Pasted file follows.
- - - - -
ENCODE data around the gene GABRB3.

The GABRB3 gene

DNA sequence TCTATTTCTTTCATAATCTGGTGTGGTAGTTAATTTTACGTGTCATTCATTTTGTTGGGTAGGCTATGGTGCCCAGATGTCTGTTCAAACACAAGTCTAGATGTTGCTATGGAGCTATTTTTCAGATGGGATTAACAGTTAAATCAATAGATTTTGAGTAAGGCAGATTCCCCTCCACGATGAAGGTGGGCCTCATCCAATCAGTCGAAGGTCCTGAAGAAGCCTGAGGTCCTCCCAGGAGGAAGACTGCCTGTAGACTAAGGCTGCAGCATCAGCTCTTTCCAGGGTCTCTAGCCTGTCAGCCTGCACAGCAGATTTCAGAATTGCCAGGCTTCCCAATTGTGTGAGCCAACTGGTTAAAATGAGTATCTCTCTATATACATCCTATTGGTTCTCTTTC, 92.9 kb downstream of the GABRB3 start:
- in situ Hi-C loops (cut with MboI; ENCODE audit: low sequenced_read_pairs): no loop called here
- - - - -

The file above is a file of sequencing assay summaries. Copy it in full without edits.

ENCODE data around the gene GABRB3.

The GABRB3 gene

DNA sequence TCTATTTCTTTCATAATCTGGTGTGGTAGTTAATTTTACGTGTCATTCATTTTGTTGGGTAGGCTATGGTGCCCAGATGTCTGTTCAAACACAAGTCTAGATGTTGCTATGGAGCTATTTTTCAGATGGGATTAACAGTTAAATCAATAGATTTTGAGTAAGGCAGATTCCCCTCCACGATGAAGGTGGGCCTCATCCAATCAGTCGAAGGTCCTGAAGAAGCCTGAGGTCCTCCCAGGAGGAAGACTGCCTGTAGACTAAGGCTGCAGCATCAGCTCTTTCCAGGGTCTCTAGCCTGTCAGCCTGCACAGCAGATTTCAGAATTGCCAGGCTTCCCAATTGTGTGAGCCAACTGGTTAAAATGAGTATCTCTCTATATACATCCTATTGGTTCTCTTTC, 92.9 kb downstream of the GABRB3 start:
- in situ Hi-C loops (cut with MboI; ENCODE audit: low sequenced_read_pairs): no loop called here